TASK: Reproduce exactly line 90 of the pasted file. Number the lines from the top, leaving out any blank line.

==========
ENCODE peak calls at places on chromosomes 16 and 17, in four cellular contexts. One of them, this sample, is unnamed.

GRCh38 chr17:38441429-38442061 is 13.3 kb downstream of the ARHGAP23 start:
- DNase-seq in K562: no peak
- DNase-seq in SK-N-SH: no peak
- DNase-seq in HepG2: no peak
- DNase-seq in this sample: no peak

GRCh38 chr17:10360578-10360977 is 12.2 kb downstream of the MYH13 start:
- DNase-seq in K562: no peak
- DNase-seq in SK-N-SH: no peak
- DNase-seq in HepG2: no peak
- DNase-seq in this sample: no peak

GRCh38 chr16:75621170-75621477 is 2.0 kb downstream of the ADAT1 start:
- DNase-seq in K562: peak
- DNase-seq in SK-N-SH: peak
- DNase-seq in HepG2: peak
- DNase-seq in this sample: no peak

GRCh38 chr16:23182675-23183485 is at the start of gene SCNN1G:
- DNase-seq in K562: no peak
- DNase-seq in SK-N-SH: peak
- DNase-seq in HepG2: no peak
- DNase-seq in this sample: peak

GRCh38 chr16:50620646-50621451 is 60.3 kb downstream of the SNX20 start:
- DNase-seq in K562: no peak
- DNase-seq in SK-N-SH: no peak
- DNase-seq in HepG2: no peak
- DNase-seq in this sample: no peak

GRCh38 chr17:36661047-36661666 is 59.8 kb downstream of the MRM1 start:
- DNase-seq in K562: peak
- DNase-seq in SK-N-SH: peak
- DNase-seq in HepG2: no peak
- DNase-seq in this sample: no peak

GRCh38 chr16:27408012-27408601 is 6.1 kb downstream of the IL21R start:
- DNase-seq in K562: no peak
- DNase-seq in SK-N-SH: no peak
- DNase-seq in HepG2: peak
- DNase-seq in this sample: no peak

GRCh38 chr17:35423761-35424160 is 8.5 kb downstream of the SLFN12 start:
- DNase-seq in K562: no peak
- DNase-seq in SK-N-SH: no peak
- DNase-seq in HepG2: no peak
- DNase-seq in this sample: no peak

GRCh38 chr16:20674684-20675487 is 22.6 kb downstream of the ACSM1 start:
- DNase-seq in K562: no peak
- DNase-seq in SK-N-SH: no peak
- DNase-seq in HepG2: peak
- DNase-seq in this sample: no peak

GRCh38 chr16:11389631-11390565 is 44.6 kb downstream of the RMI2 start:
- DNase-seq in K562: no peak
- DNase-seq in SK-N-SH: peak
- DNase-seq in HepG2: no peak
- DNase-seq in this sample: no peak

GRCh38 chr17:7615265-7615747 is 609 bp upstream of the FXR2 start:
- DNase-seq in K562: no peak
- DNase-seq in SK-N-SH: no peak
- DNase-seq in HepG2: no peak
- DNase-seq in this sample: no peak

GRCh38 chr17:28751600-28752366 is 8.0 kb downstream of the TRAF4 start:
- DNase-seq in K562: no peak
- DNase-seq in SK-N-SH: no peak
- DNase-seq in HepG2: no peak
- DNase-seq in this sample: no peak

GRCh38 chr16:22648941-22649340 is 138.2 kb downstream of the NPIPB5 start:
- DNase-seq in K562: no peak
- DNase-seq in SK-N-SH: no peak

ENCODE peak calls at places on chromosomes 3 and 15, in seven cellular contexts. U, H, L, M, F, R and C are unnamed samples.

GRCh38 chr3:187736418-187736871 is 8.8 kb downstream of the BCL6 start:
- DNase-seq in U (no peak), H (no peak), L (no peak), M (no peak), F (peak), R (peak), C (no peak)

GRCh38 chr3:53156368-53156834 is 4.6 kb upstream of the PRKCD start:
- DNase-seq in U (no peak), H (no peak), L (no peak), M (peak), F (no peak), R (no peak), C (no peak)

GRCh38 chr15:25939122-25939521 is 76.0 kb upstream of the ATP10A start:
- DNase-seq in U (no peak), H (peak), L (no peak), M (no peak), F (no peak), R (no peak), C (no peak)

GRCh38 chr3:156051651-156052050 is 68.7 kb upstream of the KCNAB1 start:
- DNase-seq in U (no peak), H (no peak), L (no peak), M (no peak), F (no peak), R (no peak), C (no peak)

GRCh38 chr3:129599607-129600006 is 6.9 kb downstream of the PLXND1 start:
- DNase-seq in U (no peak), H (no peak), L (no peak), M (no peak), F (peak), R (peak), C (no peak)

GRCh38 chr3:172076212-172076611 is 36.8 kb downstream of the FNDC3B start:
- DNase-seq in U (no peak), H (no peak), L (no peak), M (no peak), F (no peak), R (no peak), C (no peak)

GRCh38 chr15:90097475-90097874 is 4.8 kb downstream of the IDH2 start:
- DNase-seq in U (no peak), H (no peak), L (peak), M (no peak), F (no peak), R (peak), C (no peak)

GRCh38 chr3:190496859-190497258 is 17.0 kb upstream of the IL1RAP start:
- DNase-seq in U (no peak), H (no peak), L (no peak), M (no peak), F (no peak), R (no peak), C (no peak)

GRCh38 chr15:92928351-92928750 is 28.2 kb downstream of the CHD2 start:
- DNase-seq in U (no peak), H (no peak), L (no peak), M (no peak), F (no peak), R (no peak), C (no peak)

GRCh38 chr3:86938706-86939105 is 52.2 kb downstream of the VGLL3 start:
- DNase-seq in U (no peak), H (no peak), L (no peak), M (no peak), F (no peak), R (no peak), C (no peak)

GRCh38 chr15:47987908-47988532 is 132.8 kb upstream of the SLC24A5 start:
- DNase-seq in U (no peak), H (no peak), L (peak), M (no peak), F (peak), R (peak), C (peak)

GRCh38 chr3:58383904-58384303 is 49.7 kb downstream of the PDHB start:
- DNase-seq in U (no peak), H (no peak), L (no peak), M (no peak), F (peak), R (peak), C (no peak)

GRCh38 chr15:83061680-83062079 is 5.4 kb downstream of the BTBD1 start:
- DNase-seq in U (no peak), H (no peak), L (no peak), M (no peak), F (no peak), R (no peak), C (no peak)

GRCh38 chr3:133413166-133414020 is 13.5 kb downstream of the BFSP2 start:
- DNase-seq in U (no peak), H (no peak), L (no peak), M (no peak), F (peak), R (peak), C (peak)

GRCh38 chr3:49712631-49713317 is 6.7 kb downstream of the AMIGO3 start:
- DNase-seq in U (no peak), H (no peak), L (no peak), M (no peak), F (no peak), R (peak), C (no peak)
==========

GRCh38 chr15:83061680-83062079 is 5.4 kb downstream of the BTBD1 start: